In a third step, the objectives of the studies are defined. They are more operational than the research question and can be further divided into primary, secondary and exploratory. The primary objective corresponds to the single most important objective of the study, which drives the study design, the calculation of the sample size and the methods that will lead to answer the research question. It can sometimes be a composite objective. Secondary objectives can be defined to provide additional details to support the primary objective, to add new knowledge or comparison, or to answer other questions that are relevant to the study. Objectives should be closely related to the research question, cover all aspects of the problem, and ordered in a logical sequence. The SMART criteria (Specific, Measurable, Appropriate (aligned with the research question), Realistic and Time specific) are often proposed to testify well formulated study objectives (There's a S.M.A.R.T. way to write management's goals and objectives, 1981).
Assessing the feasibility of the study could constitute a last step of this process and should be considered to ensure that sufficient information is available to apply the proposed study design, for example knowledge about the available information in the data sources. The aim is not to answer the research question directly, but to determine whether the proposed study design could allow for answering the research question with the expected statistical power and within the proposed timelines. A feasibility assessment can provide information on the number of people with a specific exposure or outcome, the availability of covariates and the follow up period needed. It can also provide insights into the potential difficulties which may be encountered in the conduct of the study or which may introduce bias. Importance of feasibility assessments before implementing non‐interventional pharmacoepidemiologic studies of vaccines: lessons learned and recommendations for future studies (Pharmacoepidemiol Drug Saf. 2016;25(12):1397-406) illustrates a vaccine manufacturer’s pragmatic approach for conducting feasibility assessments for post-authorisation studies required to address regulatory requests. This approach can be applied beyond vaccine research. The ISPE Good pharmacoepidemiology practice (GPP) explains how a data collection method or data source can answer a research question with justifications based on feasibility when relevant. Linking electronic health data in pharmacoepidemiology: Appropriateness and feasibility(Pharmacoepidemiol Drug Saf. 2020;29(1):18-29) provides guidance to assess the feasibility of data linkage based on key areas including the design of the research question for study objectives addressed using secondary data collection.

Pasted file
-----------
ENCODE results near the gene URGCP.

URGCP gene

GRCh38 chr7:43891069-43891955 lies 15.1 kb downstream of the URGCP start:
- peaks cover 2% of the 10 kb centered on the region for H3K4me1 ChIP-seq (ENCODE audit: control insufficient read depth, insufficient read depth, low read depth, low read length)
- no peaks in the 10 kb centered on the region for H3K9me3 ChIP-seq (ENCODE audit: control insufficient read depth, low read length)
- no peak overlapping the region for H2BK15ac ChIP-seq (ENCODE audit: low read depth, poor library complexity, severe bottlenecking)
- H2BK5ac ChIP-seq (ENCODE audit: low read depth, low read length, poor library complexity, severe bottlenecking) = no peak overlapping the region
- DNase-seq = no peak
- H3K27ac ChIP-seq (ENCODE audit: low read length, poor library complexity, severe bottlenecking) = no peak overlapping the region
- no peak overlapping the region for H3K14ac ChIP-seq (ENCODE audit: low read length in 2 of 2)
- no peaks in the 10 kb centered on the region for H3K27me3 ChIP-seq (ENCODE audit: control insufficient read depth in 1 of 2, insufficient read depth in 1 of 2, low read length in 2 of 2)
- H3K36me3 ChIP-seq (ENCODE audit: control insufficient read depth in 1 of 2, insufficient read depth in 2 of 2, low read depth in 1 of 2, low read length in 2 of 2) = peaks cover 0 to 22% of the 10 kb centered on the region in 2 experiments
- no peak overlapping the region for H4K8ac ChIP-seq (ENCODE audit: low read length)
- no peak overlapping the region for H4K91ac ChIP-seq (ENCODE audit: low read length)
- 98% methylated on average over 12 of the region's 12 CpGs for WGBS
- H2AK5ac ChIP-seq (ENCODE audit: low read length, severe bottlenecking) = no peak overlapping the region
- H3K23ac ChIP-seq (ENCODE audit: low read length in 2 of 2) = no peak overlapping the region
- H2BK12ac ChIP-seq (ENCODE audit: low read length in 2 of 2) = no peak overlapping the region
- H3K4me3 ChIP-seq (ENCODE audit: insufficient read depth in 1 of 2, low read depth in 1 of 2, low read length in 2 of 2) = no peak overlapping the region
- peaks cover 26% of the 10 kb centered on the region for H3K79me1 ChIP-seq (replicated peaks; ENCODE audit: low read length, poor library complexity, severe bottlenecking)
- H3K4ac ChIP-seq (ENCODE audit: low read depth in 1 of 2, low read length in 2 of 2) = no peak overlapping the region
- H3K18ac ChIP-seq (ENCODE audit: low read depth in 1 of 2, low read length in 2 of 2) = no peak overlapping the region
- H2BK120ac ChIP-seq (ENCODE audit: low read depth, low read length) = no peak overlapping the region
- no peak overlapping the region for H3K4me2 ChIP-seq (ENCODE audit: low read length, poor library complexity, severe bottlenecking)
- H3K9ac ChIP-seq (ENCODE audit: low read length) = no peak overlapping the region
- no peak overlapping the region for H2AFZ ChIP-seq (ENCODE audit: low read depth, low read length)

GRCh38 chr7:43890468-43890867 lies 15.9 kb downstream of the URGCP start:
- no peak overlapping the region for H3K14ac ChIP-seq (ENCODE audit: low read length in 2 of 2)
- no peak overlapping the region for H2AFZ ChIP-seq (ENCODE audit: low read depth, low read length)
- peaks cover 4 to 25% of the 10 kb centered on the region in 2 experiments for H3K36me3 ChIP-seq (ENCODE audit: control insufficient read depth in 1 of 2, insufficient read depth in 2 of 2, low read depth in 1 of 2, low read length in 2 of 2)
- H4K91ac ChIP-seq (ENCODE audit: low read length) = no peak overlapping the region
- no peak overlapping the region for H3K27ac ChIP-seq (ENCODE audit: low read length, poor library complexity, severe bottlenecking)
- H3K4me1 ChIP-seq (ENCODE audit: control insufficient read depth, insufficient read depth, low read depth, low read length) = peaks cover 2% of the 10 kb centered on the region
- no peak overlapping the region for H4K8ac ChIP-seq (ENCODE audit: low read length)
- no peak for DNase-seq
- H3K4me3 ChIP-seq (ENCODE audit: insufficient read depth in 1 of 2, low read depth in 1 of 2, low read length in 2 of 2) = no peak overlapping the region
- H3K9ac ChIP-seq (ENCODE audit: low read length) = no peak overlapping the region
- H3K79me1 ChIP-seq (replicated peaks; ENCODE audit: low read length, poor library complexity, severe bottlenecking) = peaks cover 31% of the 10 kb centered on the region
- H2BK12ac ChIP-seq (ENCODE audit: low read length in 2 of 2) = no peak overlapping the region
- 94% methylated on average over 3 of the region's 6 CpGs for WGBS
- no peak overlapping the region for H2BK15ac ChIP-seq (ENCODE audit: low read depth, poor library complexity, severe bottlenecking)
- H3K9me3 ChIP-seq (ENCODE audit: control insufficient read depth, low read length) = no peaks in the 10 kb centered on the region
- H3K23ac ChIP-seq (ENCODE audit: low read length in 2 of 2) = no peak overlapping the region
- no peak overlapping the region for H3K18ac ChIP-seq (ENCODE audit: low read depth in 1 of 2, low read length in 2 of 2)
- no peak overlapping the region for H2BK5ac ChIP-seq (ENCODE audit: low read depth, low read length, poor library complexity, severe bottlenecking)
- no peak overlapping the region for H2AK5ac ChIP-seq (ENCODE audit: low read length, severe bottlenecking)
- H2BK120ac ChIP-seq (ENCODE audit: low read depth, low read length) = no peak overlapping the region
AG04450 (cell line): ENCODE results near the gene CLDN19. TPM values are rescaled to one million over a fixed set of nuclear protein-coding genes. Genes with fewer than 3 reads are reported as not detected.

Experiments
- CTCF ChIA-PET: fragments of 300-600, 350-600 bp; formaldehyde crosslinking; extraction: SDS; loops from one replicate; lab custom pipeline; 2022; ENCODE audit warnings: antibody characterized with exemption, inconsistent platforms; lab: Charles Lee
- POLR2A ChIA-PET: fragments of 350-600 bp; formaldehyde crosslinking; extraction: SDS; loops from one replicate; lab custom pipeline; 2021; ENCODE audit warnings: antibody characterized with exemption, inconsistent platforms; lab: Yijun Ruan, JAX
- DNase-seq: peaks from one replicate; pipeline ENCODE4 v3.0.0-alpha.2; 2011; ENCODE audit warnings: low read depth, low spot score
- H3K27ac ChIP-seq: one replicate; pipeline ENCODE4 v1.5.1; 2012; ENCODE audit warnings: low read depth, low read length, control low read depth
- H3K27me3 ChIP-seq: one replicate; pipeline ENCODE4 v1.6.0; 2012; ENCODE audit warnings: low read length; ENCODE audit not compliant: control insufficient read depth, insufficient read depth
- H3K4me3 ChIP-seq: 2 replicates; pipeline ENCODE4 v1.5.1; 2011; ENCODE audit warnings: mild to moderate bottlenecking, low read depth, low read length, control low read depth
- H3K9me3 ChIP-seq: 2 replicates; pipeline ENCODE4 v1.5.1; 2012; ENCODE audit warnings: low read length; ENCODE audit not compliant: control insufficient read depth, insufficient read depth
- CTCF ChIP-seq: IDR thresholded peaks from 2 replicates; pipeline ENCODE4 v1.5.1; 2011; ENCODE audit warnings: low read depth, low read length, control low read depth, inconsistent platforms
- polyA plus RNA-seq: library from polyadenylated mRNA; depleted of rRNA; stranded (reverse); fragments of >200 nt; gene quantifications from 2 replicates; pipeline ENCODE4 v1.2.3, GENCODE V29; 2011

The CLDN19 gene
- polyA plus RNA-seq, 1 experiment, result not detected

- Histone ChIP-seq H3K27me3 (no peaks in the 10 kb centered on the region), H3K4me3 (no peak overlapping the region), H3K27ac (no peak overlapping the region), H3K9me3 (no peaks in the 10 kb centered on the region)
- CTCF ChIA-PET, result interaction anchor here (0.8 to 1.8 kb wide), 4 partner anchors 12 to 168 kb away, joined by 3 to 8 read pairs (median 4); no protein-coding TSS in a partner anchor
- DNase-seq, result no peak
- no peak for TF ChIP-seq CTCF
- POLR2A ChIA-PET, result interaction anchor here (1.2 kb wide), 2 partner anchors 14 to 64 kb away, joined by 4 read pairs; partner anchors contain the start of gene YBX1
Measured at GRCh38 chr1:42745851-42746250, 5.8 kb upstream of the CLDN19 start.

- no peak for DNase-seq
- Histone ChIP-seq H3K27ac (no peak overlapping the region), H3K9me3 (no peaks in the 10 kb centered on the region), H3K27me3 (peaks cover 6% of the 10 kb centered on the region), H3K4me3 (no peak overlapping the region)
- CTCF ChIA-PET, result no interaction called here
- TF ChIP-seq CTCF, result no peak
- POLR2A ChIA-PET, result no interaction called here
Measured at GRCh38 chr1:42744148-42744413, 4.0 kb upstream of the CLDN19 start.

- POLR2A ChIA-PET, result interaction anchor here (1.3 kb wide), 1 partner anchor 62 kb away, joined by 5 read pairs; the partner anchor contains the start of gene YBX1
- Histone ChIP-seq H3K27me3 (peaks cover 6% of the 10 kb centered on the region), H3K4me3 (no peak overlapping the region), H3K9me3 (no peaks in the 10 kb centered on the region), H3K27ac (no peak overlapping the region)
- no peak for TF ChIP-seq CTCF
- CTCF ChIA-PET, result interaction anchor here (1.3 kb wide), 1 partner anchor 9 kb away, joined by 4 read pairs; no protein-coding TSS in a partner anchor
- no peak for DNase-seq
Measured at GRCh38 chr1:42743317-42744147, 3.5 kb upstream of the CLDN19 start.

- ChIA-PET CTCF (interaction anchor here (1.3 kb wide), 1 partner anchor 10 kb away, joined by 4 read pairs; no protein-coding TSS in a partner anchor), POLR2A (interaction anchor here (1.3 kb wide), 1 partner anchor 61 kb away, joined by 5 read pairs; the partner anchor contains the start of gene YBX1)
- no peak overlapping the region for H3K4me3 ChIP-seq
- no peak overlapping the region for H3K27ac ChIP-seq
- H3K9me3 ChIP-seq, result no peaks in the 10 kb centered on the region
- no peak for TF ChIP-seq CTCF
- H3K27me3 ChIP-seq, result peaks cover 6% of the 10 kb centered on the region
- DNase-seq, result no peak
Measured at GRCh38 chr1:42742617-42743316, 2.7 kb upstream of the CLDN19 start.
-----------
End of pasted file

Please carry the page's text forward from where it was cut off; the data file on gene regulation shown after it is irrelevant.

Further insights on formulating the research question and evaluating study feasibility are provided in Evaluating the Feasibility of Electronic Health Records and Claims Data Sources for Specific Research Purposes (Ther Innov Regul Sci. 2020;54(6):1296-1302).
It is to be noted that formulating a research question is an iterative process. For example, the feedback obtained from a feasibility assessment may reveal that the research question is not feasible and consequently lead to the change of the objectives or design of the study.